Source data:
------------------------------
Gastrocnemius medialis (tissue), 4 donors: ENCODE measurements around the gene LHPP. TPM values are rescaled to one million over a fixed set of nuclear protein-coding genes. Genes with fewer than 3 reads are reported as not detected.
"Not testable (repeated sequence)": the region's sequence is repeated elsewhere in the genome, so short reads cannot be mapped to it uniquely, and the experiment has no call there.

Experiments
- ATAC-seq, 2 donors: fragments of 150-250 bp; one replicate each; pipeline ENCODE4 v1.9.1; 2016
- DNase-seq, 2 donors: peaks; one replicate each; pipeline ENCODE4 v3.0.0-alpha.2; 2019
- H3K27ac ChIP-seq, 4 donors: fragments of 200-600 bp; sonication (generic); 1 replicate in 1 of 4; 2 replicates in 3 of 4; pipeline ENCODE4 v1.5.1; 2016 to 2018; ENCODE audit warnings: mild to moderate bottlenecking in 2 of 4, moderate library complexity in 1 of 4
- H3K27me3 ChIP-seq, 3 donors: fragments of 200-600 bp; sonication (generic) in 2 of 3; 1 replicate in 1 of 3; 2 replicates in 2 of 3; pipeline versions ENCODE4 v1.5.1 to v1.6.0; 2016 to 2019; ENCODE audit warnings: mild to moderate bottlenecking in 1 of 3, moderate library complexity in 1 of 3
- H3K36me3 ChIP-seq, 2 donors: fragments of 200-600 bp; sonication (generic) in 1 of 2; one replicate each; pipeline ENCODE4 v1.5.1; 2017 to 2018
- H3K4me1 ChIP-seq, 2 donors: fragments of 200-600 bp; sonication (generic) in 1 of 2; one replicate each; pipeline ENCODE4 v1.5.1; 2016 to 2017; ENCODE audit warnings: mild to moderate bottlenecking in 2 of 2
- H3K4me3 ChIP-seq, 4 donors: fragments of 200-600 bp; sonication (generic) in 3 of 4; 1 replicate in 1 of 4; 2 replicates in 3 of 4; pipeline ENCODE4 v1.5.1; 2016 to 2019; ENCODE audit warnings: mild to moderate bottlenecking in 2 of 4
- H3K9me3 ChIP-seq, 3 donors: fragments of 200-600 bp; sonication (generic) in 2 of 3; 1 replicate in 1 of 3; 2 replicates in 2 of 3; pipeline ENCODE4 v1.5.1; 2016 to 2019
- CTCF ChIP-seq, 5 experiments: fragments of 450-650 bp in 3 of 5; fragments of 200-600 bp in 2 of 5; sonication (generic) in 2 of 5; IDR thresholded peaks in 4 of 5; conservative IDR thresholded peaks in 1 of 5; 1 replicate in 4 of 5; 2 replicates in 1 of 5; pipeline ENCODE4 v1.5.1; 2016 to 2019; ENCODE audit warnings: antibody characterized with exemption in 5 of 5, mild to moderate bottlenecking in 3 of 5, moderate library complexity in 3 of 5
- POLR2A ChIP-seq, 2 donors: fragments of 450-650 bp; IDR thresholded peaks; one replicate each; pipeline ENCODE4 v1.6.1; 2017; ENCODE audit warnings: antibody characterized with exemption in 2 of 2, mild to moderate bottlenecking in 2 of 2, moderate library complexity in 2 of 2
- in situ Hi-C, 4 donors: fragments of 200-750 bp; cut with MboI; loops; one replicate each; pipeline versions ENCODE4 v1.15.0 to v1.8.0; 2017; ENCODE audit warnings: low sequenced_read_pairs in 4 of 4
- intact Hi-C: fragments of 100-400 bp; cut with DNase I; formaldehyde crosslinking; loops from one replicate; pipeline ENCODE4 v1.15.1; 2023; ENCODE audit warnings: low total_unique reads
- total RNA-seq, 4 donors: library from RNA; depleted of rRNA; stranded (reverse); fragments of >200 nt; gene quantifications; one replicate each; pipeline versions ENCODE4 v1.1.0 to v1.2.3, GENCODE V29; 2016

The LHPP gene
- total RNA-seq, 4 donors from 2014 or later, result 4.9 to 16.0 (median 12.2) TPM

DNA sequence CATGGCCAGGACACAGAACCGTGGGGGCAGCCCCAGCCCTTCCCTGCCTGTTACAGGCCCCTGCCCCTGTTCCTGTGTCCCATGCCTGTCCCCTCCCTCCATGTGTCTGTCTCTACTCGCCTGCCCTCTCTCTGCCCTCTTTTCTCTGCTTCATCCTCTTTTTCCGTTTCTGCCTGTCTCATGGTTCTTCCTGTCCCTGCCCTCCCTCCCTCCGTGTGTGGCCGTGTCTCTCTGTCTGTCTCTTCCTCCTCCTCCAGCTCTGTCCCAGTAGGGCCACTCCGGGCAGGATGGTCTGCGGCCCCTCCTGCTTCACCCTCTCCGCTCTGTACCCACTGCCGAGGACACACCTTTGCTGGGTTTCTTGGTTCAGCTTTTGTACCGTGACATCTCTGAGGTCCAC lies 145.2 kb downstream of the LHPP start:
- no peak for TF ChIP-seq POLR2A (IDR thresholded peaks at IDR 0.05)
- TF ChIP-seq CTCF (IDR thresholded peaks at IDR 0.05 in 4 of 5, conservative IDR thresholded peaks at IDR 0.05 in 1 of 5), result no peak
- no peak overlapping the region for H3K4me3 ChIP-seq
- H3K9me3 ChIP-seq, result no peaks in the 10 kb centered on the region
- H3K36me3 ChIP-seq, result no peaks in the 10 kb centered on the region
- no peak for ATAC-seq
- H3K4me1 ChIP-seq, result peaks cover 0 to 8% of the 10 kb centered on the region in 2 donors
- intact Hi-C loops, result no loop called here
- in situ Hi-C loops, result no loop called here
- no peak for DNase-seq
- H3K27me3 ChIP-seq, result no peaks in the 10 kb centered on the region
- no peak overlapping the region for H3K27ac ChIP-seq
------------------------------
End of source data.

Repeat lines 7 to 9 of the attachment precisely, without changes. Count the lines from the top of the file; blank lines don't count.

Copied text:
- H3K27me3 ChIP-seq, 3 donors: fragments of 200-600 bp; sonication (generic) in 2 of 3; 1 replicate in 1 of 3; 2 replicates in 2 of 3; pipeline versions ENCODE4 v1.5.1 to v1.6.0; 2016 to 2019; ENCODE audit warnings: mild to moderate bottlenecking in 1 of 3, moderate library complexity in 1 of 3
- H3K36me3 ChIP-seq, 2 donors: fragments of 200-600 bp; sonication (generic) in 1 of 2; one replicate each; pipeline ENCODE4 v1.5.1; 2017 to 2018
- H3K4me1 ChIP-seq, 2 donors: fragments of 200-600 bp; sonication (generic) in 1 of 2; one replicate each; pipeline ENCODE4 v1.5.1; 2016 to 2017; ENCODE audit warnings: mild to moderate bottlenecking in 2 of 2